The acts are of such a nature that his continuance in office will be prejudicial to the administration of justice and to the public interest”. Also, there was something very petty about the conduct of this judge, because the committee found many articles missing when he handed over his official residence in Chandigarh. Among them were five new suitcases, which he got the High Court to purchase just before his elevation to the Supreme Court!
This must certainly be the severest indictment of a judge of the apex court .Yet, despite such a damning indictment, the Congress Party chose to let him off the hook when the motion for his impeachment was put to vote in the Lok Sabha in May, 1993 and Mr Sibal played the role of this judge’s chief defender.
Yet another judge who faced grave charges of misbehavior was Justice Soumitra Sen, judge of the Calcutta High Court. He was charged with misappropriating Rs 33.22 lakh which he had received in his capacity as Receiver appointed by the High Court of Calcutta.
Unlike the Ramaswami and the Sen cases where grave charges were made against the judges and the accusations were backed by compelling evidence, the signatories to the motion against CJI Misra appeared to be “unsure of their own case”. The RS Chairman said, for example, the signatories said in one allegation that the Chief Justice “may have been involved in a conspiracy of paying illegal gratification”. At another place they said “he (CJI) too was likely to fall within the scope of investigation”. Therefore, Mr Naidu said “in the absence of credible and verifiable information placed before me… it would be an inappropriate and irresponsible act to accept statements which have little empirical basis”.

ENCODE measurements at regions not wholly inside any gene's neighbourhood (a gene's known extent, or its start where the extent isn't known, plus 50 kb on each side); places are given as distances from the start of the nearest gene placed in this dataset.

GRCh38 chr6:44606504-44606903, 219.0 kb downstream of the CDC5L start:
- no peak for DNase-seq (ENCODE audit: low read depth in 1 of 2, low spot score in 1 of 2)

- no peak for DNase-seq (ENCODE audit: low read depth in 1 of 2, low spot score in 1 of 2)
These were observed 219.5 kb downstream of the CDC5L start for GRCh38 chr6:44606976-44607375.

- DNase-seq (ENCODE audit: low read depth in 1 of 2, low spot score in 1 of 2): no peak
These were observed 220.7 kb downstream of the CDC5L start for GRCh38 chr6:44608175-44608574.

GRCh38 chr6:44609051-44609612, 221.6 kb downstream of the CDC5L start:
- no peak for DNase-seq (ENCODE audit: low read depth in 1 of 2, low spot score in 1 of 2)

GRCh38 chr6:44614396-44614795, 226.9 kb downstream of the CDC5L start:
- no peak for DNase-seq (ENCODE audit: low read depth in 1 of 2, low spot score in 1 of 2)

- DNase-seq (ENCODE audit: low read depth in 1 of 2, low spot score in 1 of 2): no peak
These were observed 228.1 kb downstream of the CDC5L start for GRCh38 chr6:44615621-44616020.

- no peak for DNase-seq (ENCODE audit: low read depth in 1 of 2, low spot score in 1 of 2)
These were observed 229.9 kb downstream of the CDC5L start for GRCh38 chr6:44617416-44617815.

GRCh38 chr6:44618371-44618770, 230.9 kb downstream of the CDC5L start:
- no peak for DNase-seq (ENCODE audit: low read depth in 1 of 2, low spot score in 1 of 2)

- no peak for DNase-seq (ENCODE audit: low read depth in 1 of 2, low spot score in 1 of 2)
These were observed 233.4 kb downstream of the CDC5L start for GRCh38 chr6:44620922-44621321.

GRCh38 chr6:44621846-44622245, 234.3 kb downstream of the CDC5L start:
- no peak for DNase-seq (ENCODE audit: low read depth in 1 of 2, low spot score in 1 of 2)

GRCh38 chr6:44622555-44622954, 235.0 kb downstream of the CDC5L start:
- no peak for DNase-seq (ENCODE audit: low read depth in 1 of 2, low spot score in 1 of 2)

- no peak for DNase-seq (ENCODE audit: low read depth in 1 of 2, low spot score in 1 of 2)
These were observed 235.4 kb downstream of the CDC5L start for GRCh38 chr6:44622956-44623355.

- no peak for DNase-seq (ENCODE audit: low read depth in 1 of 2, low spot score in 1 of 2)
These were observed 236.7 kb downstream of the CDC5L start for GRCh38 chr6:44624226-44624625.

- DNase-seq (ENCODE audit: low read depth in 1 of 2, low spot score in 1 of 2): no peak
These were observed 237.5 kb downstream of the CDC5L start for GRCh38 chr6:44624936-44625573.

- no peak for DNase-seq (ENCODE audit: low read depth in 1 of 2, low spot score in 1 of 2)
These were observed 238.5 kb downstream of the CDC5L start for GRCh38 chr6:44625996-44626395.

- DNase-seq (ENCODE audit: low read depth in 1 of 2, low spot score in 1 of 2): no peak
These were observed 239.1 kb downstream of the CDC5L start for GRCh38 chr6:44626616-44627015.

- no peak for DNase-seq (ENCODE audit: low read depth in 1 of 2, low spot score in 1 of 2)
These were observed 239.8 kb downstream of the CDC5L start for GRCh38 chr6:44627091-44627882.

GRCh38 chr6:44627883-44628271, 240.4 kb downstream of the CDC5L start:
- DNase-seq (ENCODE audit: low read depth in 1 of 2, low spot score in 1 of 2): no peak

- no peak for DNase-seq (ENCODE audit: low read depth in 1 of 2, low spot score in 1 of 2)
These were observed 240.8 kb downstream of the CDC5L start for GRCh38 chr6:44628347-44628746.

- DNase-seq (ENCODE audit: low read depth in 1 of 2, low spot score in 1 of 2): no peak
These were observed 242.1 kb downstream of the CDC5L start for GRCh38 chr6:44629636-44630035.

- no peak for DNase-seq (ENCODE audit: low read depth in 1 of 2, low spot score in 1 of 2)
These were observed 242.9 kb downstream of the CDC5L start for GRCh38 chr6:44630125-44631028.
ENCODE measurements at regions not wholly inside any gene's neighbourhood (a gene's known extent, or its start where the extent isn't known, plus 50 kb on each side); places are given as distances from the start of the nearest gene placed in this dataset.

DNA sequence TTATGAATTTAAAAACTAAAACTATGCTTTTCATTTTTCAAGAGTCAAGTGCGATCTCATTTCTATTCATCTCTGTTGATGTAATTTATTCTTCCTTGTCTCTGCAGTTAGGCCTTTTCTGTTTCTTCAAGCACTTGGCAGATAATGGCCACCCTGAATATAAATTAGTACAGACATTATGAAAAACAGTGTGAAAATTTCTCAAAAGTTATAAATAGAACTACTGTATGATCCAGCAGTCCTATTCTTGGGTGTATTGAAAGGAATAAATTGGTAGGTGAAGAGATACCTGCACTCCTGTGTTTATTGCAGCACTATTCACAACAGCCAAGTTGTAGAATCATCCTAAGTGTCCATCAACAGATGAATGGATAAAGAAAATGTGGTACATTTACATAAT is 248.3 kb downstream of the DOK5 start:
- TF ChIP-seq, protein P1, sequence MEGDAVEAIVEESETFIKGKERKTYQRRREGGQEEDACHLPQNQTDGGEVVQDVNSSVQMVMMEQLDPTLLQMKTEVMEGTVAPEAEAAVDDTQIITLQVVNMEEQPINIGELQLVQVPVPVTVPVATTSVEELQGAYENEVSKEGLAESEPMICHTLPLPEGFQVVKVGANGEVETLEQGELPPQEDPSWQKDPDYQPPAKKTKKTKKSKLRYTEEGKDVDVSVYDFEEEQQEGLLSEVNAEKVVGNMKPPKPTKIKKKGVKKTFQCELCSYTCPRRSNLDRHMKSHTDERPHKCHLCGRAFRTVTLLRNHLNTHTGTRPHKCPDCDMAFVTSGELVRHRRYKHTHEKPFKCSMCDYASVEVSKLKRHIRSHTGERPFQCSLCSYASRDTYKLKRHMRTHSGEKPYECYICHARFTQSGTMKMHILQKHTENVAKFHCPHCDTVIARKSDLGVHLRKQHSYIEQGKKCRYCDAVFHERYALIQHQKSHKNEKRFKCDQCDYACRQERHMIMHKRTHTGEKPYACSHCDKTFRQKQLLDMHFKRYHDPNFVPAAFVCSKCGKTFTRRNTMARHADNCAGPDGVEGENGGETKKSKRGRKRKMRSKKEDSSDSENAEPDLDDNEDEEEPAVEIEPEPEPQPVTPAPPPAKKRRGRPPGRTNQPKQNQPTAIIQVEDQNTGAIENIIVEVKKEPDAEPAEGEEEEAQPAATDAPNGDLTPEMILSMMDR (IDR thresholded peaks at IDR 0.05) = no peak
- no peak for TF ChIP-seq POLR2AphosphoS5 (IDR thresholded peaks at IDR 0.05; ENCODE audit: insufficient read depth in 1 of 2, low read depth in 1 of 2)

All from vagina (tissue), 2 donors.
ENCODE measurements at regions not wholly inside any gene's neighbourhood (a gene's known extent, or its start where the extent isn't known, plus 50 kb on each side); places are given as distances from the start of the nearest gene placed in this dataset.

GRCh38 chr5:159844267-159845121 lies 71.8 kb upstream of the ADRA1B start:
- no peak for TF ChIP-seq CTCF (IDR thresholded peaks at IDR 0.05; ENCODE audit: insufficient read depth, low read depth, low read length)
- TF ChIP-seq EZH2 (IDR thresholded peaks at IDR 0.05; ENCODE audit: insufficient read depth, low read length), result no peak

Anyone who compares the petition filed against CJI Misra with the weighty petitions filed against Justice Ramaswami and Justice Sen will clearly see the difference.
Finally, a word about the Congress Party’s commitment to an independent judiciary. The party campaigned vigorously for a “committed” judiciary in the 1970s—meaning committed to the party and its leader Indira Gandhi, after the Supreme Court ruled that the basic structure of the Constitution cannot be amended.
The party also brought in the 42nd Amendment to strip the higher judiciary of its powers. The respect the party had for the Supreme Court is best explained by what its leaders said in Parliament during the debate on the 42nd Amendment. Here is a glimpse:
C M Stephen: Now the power of this Parliament (through the 42nd Amendment) is declared to be out of bounds for any court. It is left to the courts whether they should defy it. I do not know whether they will have the temerity to do that but if they do… that will be a bad day for the judiciary. The committee of the House is sitting with regard to the enquiry into the conduct of judges and all that. We have got our methods, our machinery.
Swaran Singh: Unfortunately, the courts transgressed the limits prescribed for them. It is a crude sort of invasion. NKP Salve: In the life of every nation …there comes a time when the Constitution has to be saved from the court and the court from itself. The new crop of Congresspersons must acquaint themselves with the history of their party vis-a-vis our Constitution and judiciary.
A Surya Prakash
Chairman, Prasar Bharati
Courtesy: New Indian Express